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Country of birth is a key factor in assessing risk for conditions favorable to stomach cancer development

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Researchers at Sylvester Comprehensive Cancer Center at the University of Miami Miller School of Medicine have found that country of birth—not just geographic region—is a key risk factor for gastric intestinal metaplasia, a precursor lesion of stomach cancer.

Although —often called —is relatively rare in the United States, it is much more common and deadly among Hispanics, non-Hispanic Black people, Asian Americans and Pacific Islanders than among the white population.

Sylvester and the University of Miami Health System serve a widely diverse racial and ethnic population, including many immigrants, visitors and patients from nations in Latin America and the Caribbean. The findings are based on what is believed to be the largest and most diverse U.S.-based sample of foreign-born patients with what researchers consider a major predisposing condition, the presence of GIM.

"We found that not only is country of birth a key risk factor for gastric intestinal metaplasia, there is considerable variability among countries—even those with ," said Dr. Shria Kumar, a clinical epidemiologist and gastroenterologist at the Miller School and a researcher in gastrointestinal cancer risk mitigation at Sylvester. "Recognizing the varied odds of GIM in Latin American and Caribbean countries, we now know that we need to carefully and precisely identify risk by country of birth, and our findings may help shape screening and surveillance programs in the United States and other countries that have large immigrant populations."

According to the study, published in The Lancet Regional Health—Americas, not all countries thought to be in high-risk regions are associated with higher rates of GIM. To tailor future screening and surveillance efforts appropriately, guidelines should account for country of birth, along with other risk factors.

The analyzed medical records of 21,108 people from 130 countries who underwent upper endoscopic procedures and gastric biopsy between 2011 and 2021. GIM was identified in 1,699 cases. The authors restricted statistical analyses to countries with at least 100 people, evaluating 15 countries (1,208 cases of GIM). In their analyses, the researchers identified prevalence of HP infection and GIM diagnosis among patients from a variety of Latin American and Caribbean countries. People born in Ecuador, Honduras and Peru were at highest risk of having GIM.

Because gastric cancer is relatively uncommon in the entire population, experts say universal screening would be inefficient and unjustifiably costly, and while targeted screening among higher-risk groups could be cost-effective, more detailed, precise information is needed to identify those for whom screening would be most beneficial. The Sylvester researchers investigated risks and pursued a timing strategy for screening that takes disease progression into account for greatest impact and efficiency.

The years-long or even decades-long process of gastric cancer development often begins with a , Helicobacter pylori (HP), in the stomach. Untreated, infection may progress to chronic inflammation and thinning of the stomach lining, a condition called atrophic gastritis, which may eventually lead to gastric intestinal metaplasia. Because this step, development of GIM, is considered a critical precursor to gastric cancer, and GIM is more prevalent in Asian Americans and Hispanics compared to non-Hispanic white people, experts have identified this stage in the cascade as potentially the best time for screening to identify patients and determine their cancer risk.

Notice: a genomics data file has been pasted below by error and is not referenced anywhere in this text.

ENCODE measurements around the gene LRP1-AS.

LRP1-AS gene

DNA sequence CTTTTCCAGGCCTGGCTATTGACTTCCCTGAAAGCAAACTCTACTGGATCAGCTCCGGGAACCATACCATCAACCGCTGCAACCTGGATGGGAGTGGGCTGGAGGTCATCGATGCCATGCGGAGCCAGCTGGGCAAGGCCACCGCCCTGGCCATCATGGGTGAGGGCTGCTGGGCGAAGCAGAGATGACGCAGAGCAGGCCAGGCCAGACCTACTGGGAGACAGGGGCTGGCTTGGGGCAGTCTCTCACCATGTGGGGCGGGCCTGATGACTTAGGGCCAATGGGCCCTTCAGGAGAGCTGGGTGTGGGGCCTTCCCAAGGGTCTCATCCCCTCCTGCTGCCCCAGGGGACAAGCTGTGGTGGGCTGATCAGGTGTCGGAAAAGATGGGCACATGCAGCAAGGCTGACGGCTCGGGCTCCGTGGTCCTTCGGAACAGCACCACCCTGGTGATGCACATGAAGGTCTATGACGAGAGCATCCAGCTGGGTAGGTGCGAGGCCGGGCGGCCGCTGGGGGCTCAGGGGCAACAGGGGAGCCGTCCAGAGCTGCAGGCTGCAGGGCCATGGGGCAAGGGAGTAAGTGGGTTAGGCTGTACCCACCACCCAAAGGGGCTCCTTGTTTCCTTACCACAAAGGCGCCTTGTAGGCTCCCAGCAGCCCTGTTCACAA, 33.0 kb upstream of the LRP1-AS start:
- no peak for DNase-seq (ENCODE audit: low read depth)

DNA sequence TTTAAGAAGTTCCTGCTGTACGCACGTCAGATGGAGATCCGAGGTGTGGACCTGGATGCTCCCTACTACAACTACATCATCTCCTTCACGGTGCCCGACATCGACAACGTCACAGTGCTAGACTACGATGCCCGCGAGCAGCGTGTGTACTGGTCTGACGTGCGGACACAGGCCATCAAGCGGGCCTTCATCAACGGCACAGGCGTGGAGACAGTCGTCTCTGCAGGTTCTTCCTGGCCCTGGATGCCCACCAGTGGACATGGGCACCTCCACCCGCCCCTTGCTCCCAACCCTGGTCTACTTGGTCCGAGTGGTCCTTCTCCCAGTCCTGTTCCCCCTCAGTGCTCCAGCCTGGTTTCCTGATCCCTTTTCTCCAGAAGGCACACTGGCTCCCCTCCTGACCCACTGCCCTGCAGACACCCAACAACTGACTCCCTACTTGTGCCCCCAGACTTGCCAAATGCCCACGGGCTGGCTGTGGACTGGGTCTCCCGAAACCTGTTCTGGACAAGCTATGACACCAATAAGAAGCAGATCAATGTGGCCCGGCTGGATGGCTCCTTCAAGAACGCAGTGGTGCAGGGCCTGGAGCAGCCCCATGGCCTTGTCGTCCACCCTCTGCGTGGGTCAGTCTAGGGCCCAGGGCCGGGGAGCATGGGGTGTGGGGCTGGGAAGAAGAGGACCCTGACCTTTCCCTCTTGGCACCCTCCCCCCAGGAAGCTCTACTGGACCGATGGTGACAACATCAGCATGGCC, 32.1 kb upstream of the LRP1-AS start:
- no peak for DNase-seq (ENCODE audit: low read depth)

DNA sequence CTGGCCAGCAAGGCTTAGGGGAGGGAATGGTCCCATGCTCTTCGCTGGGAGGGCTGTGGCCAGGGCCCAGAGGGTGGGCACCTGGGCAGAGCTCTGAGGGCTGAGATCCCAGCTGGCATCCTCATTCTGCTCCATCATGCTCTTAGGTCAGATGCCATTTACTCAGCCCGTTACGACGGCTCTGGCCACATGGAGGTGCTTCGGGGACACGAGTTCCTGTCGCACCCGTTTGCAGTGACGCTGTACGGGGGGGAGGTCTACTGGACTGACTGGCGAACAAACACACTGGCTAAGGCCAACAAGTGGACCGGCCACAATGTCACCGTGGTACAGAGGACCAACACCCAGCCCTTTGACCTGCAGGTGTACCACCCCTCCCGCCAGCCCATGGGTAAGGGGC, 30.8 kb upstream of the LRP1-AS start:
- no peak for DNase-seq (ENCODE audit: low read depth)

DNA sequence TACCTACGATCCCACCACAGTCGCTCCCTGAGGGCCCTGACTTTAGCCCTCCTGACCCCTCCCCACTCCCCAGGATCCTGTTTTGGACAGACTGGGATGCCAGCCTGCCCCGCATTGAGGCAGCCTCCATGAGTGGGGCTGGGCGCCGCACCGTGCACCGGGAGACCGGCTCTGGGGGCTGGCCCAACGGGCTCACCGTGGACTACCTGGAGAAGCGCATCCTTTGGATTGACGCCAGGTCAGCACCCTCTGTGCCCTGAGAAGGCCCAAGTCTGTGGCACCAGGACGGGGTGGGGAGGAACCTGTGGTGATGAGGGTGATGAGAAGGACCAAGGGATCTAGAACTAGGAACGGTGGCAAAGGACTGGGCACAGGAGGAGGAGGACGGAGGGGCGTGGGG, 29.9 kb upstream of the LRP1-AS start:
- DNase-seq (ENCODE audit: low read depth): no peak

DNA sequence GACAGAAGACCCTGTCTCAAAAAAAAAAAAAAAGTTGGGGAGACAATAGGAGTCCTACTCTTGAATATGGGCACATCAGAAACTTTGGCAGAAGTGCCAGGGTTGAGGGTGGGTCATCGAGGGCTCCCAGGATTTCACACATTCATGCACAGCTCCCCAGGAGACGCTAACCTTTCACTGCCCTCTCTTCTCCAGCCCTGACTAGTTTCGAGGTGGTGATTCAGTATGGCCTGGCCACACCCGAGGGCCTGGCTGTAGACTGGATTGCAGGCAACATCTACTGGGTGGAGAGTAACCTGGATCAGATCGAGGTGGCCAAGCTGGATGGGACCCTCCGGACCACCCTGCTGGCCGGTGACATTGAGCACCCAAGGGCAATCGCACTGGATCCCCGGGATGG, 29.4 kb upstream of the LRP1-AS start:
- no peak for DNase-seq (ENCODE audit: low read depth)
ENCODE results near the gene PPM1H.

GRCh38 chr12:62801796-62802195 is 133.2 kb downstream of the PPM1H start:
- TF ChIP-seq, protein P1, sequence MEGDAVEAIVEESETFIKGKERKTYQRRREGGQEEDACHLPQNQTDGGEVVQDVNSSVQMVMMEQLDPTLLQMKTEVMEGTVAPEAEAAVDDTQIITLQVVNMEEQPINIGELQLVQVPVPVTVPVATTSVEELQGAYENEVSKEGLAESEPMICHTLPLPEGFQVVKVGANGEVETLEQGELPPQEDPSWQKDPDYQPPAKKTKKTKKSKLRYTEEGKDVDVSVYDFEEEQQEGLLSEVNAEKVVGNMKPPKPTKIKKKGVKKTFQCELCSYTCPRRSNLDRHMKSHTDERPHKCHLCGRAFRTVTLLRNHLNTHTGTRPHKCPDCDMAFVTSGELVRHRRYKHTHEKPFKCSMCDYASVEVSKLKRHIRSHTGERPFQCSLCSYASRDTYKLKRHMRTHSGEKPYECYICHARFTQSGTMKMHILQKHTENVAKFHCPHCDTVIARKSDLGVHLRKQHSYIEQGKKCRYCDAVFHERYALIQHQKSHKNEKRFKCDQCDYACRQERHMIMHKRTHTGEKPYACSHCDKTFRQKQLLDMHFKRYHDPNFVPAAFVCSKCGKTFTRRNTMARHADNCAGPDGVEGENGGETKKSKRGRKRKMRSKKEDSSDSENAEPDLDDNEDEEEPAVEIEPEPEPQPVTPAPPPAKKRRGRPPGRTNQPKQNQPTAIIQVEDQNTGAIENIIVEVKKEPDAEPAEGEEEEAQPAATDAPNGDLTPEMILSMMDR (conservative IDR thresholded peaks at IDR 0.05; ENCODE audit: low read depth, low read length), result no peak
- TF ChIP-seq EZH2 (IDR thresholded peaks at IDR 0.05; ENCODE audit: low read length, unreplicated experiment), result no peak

"Our study demonstrates that country of birth is a key risk factor for GIM, along with HP infection, race and ethnicity, age, and smoking," Kumar said. "Because some countries in predetermined high-risk regions are not necessarily associated with higher rates of GIM, it's important to study the under-investigated risk factor of country of birth and not rely solely on racial and ethnic minority classification." Kumar is the paper's corresponding author.

Dr. Shida Haghighat, a gastroenterology fellow at the University of Miami and the paper's first author, said that while U.S. guidelines recommend endoscopic surveillance of GIM in racial and ethnic minorities and immigrants from regions with high incidence of gastric , not only is there significant variability in prevalence among subgroups, the term "high incidence" is not well defined. Future studies should seek to build comprehensive risk-prediction models.

"It's clear that we need to more fully identify those at highest risk," she said. "And while one risk factor for GIM may not be sufficient to warrant screening for precancerous conditions, people with multiple could be considered for screening and surveillance."

In addition to Kumar and Haghighat (last and first authors, respectively) Catherine Blandon and Dr. David Goldberg contributed to the article.

More information: Shida Haghighat et al, Association between country of birth and gastric intestinal metaplasia: a retrospective cohort study, The Lancet Regional Health—Americas (2023). DOI: 10.1016/j.lana.2023.100635

Citation: Country of birth is a key factor in assessing risk for conditions favorable to stomach cancer development (2023, November 28) retrieved 21 February 2024 from
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